$12B boost in State, call by Democrats, USAID budget

USA Flash

$12B boost in State, call by Democrats, USAID budget

A handful of Democratic lawmakers are proposing a massive, $12 billion boost in the U.S. international affairs budget, money they say should go toward fighting climate change, preparing for pandemics and competing with China.

The initiative follows years of attempts by then-President Donald Trump to slash the budgets of government divisions such as the State Department by as much as a third. While Congress blocked Trump’s cuts, getting a $12 billion increase through a 50-50 Senate will be difficult given likely Republican resistance to more government spending.

Still, the lawmakers making the pitch — Sens. Chris Murphy of Connecticut and Chris Van Hollen of Maryland; and Reps. Ami Bera of California and David Cicilline of Rhode Island — see it as a fortuitous time, especially considering the lessons the U.S. is learning as a result of the Covid-19 pandemic. They argue that it makes no sense to keep investing more money in the U.S. military while ignoring the State Department, the U.S. Agency for International Development and similar programs.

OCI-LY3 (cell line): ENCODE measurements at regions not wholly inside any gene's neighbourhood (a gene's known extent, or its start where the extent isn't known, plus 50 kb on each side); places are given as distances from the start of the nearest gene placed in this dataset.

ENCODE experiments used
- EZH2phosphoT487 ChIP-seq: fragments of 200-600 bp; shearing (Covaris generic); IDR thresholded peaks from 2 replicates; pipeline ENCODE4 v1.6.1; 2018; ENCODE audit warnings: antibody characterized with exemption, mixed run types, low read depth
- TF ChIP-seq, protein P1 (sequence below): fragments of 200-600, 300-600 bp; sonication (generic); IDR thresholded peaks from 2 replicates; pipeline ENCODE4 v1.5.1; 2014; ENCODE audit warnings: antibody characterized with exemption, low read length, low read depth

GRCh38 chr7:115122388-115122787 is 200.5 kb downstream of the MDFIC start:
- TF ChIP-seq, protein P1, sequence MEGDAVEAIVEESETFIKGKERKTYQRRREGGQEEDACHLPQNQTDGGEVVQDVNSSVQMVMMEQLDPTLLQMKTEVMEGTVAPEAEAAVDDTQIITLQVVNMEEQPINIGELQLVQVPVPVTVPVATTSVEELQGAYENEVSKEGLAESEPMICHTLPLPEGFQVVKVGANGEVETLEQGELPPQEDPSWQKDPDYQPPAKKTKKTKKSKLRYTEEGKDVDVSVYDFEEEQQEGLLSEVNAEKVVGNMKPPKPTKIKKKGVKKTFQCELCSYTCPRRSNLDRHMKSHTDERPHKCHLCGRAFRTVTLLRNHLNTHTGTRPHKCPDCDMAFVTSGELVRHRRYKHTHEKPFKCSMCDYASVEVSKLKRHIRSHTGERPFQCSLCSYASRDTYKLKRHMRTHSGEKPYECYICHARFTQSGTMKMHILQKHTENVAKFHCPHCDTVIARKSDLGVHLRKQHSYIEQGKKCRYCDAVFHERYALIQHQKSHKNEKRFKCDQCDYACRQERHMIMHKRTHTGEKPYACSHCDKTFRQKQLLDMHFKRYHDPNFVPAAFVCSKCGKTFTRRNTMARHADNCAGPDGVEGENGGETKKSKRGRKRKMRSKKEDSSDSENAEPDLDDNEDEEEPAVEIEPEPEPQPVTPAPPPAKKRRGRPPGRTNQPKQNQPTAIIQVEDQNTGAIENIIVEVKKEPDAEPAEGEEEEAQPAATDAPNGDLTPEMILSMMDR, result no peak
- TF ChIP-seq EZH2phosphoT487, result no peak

“If this year has taught us anything, it’s that the biggest threats posed to our country really aren’t foreign armies,” Murphy said in a statement. “We must maintain the strongest military on the planet, but we have to get smarter about the national security challenges that can only be met with non-military solutions.”

The lawmakers are proposing raising the international affairs funding, which covers the State Department and USAID, to $68.7 billion from $56.6 billion, according to a copy of their plan.

To a large degree they are echoing arguments made by President Joe Biden and top officials about the need to rethink foreign policy priorities. The Biden administration in particular is concerned about being able to compete with the ambitious communist government in Beijing.

Cicilline stressed similar worries.

“Over the last decade, China has doubled its diplomatic budget and expanded its malign sphere of influence,” he said in a statement. “Our diplomats deserve a budget that meets their needs and allows them to do the critical work of keeping our country safe.“

The lawmakers are due to lay out more details about their proposal later Tuesday.

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